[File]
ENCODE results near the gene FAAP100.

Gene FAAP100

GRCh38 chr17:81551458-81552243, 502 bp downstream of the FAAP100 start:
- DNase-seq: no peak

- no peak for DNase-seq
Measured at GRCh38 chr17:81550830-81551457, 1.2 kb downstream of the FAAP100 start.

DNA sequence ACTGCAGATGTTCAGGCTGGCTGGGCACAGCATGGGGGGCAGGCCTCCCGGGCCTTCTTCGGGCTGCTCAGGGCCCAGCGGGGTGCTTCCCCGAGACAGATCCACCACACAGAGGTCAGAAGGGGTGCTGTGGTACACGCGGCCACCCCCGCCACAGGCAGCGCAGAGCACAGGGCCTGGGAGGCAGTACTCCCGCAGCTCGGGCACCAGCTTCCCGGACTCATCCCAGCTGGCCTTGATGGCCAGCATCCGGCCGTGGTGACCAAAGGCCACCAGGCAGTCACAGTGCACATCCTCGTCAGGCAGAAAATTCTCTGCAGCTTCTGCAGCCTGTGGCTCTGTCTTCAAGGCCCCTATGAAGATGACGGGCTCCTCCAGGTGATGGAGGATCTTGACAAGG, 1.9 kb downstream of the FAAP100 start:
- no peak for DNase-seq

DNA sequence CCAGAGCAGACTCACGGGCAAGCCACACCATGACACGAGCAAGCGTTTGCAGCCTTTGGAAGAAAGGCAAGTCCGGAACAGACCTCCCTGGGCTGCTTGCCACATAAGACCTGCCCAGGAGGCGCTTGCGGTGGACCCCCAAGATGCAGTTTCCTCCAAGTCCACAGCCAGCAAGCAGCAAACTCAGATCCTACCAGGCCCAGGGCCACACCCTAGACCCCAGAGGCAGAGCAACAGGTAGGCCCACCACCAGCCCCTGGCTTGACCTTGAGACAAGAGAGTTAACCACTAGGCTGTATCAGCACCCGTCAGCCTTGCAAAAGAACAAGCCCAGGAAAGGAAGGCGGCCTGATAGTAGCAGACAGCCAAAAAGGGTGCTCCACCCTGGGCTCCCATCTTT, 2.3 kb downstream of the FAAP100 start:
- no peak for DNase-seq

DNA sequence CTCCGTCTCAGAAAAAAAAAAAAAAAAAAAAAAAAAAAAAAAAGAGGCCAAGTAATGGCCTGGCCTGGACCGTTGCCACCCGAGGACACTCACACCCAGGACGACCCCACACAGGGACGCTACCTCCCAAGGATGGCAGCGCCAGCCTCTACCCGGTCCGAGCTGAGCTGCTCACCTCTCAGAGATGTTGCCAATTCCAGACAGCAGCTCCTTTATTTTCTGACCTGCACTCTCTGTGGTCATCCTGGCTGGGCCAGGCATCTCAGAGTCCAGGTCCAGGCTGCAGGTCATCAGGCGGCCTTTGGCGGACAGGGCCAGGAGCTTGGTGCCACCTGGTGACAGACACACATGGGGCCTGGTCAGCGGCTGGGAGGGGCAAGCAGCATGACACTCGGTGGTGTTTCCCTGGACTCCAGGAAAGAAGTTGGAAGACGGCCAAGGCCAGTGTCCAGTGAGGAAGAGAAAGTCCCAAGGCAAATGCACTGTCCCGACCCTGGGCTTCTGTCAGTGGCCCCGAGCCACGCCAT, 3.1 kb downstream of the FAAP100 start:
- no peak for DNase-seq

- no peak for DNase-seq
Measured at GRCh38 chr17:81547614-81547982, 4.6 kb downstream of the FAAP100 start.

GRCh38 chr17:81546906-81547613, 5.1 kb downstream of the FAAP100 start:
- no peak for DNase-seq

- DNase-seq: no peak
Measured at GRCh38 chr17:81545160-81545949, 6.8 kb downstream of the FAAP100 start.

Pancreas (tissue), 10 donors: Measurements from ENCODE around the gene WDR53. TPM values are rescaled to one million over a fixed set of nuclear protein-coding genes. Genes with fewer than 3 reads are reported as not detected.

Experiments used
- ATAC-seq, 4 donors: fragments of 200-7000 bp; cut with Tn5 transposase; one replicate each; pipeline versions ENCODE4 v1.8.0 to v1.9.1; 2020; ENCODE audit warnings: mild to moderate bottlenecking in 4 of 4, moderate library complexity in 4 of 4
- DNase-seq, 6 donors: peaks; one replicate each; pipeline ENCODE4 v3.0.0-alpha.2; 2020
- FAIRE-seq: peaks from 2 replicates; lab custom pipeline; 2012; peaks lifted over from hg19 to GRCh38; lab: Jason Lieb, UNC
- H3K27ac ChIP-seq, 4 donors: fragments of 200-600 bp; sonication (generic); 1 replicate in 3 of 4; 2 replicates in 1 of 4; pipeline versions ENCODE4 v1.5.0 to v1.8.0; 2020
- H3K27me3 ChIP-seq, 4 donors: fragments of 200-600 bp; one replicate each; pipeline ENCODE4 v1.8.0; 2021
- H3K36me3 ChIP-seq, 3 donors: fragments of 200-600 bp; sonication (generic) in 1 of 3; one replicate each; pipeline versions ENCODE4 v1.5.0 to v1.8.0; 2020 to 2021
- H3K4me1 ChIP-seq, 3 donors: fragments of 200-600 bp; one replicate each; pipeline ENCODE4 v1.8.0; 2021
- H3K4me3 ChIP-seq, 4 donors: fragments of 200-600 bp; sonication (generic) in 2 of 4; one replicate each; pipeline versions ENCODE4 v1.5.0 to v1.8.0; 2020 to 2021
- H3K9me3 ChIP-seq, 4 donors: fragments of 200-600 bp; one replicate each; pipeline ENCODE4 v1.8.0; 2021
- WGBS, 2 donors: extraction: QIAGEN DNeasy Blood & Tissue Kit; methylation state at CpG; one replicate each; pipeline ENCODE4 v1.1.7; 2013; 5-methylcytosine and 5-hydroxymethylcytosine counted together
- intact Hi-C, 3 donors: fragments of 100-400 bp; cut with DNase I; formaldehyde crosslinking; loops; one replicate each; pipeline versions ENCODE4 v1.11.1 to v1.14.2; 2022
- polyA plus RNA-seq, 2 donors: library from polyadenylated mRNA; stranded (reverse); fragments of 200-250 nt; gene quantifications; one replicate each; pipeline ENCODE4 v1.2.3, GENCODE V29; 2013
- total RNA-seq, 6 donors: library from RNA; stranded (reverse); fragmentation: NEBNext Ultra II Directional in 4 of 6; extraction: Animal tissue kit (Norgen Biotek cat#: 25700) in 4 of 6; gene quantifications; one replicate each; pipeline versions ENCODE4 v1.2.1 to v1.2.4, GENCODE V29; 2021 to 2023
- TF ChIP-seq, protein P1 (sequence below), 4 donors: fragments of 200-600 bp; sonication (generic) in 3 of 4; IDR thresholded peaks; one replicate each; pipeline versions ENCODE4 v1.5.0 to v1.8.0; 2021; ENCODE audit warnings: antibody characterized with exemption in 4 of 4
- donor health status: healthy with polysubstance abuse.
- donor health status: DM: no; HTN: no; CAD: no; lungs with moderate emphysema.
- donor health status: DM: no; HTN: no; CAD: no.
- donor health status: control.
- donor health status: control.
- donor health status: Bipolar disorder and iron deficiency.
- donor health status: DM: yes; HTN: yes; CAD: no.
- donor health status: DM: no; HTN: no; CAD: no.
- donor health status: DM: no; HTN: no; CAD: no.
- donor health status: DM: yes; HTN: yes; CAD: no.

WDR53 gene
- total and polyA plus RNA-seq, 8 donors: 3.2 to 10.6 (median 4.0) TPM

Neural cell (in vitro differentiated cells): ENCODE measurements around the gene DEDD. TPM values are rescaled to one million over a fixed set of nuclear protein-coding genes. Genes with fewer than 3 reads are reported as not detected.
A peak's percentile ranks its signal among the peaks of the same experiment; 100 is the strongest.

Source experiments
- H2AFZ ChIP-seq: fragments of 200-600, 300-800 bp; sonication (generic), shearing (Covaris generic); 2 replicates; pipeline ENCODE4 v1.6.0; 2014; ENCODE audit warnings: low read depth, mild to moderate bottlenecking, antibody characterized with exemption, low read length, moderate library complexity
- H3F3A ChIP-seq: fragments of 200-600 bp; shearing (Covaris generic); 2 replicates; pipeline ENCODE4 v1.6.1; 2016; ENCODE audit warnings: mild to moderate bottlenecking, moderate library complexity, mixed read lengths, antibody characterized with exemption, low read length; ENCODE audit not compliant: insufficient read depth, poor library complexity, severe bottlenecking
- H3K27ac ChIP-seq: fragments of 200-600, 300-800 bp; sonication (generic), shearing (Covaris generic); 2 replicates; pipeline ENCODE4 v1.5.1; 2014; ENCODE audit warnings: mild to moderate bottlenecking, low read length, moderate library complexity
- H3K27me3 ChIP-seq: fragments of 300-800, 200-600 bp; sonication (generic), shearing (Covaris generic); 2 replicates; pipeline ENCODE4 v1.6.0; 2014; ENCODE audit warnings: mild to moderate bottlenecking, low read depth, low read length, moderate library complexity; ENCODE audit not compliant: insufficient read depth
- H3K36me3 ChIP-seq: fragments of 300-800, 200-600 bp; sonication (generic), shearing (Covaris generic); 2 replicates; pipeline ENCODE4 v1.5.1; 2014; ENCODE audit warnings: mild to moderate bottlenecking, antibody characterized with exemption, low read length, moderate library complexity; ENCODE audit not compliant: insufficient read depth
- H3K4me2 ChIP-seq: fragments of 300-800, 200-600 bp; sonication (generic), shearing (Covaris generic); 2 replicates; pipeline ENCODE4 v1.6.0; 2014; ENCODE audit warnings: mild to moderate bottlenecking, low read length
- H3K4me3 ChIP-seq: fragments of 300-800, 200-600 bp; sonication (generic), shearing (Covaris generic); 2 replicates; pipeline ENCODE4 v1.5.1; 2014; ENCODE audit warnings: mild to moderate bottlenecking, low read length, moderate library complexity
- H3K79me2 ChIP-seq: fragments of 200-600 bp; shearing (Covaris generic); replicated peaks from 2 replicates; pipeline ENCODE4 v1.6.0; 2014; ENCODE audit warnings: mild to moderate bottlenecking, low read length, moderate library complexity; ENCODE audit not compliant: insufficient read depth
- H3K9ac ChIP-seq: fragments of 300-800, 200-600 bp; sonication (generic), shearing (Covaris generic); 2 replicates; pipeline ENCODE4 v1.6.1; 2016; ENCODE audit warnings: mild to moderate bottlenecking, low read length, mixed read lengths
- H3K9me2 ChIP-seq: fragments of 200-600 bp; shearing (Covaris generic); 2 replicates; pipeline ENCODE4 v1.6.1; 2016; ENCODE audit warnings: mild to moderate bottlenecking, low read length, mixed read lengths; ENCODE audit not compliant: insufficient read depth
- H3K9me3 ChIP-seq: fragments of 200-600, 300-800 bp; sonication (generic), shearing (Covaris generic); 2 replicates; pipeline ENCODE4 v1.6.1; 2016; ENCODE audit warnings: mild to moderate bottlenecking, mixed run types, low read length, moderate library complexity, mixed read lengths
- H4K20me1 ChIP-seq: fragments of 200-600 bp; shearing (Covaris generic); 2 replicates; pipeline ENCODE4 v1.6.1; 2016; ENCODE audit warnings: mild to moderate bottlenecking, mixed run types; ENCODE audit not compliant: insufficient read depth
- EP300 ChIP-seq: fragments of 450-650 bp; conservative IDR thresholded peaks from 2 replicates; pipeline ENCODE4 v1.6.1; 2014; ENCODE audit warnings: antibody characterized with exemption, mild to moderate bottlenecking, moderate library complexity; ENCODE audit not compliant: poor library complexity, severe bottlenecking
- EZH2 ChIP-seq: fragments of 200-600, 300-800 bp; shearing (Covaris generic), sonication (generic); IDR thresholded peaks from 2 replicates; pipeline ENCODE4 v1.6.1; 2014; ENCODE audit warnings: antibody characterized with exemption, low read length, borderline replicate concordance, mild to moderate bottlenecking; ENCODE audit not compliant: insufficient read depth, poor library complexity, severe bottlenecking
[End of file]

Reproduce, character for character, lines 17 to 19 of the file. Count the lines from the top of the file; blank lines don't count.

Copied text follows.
- DNase-seq: no peak
Measured at GRCh38 chr17:81545160-81545949, 6.8 kb downstream of the FAAP100 start.

Pancreas (tissue), 10 donors: Measurements from ENCODE around the gene WDR53. TPM values are rescaled to one million over a fixed set of nuclear protein-coding genes. Genes with fewer than 3 reads are reported as not detected.